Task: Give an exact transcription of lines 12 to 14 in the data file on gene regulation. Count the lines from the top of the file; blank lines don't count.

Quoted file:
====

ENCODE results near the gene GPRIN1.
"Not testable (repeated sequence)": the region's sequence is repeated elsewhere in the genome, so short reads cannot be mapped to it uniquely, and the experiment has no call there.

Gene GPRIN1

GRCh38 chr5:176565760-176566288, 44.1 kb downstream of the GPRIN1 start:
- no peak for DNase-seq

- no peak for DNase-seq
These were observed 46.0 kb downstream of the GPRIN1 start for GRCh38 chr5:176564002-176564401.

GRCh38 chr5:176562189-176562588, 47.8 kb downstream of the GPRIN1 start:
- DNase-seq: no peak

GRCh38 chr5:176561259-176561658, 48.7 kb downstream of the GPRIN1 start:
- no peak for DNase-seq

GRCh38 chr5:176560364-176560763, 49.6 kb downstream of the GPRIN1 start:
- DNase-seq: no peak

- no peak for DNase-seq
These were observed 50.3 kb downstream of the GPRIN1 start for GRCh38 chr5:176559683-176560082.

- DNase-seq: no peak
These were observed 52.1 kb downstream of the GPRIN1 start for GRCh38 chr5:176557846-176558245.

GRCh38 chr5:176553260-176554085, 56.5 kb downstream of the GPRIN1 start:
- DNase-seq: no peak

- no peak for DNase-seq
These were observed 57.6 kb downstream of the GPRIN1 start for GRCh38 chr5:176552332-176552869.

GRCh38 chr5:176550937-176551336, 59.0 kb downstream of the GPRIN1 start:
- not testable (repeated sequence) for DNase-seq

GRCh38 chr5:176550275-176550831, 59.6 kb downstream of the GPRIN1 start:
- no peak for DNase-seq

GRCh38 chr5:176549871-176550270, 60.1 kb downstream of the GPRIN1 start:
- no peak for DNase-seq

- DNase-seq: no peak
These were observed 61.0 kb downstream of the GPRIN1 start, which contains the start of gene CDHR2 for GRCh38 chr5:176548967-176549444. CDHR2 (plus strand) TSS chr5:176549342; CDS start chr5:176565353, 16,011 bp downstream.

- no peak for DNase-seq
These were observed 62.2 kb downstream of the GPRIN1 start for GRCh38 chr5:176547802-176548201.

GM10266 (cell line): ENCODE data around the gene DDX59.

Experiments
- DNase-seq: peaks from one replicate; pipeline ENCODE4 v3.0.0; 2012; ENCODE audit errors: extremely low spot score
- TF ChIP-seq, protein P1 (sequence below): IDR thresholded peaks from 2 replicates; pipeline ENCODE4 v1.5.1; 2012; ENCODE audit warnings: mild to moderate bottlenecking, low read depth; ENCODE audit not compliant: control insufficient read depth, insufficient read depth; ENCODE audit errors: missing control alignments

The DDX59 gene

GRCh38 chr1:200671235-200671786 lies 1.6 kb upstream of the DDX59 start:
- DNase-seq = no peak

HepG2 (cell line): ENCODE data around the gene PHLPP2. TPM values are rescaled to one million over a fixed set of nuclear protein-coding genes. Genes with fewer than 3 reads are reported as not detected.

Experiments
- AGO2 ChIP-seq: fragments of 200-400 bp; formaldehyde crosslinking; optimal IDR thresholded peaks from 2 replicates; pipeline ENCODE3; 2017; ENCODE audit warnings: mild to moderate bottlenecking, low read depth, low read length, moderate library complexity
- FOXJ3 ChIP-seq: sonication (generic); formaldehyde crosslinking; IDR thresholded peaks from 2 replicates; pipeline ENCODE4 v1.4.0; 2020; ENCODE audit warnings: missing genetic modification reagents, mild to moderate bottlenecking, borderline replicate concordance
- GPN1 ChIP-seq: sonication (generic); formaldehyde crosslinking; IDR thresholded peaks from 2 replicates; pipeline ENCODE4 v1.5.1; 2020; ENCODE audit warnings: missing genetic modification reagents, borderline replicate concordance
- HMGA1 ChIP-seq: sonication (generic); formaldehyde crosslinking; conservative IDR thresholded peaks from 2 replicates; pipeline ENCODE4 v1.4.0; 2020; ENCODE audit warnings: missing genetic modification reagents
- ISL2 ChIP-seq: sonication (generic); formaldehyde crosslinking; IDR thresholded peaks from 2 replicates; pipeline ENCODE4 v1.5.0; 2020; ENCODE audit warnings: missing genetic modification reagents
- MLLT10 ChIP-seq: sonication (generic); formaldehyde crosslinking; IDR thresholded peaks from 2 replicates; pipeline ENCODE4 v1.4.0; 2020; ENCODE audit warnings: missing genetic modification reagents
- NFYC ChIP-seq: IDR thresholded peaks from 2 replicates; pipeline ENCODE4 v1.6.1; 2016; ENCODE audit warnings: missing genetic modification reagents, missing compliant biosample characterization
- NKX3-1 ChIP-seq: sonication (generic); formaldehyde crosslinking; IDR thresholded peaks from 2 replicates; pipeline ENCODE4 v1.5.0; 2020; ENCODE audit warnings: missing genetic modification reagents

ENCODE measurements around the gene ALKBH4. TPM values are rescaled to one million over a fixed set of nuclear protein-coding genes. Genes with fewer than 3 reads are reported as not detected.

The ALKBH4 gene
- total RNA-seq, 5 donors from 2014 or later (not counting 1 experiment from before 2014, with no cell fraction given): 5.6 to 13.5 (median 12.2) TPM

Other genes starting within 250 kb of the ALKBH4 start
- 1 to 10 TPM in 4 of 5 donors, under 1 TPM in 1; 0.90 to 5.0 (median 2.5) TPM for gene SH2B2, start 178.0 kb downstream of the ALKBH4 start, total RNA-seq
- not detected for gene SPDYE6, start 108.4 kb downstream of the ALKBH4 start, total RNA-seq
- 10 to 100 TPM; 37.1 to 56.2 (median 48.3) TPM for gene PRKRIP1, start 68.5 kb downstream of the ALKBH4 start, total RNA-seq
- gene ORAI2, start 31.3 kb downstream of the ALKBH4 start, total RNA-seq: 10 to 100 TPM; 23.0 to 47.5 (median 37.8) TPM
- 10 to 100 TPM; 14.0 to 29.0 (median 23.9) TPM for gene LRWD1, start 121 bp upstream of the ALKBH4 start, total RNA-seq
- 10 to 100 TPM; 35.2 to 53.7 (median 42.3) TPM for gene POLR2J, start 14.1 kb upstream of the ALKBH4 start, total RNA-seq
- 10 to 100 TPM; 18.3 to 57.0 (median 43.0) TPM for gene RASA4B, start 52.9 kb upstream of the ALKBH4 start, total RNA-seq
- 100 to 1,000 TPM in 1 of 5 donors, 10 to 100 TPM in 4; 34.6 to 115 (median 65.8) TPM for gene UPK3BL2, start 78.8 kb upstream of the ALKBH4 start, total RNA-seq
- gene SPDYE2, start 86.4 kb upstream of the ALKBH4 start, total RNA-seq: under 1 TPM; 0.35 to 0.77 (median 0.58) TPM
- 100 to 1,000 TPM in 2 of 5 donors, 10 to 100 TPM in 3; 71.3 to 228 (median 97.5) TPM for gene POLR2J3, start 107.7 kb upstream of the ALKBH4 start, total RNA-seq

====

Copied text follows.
GRCh38 chr5:176560364-176560763, 49.6 kb downstream of the GPRIN1 start:
- DNase-seq: no peak

- no peak for DNase-seq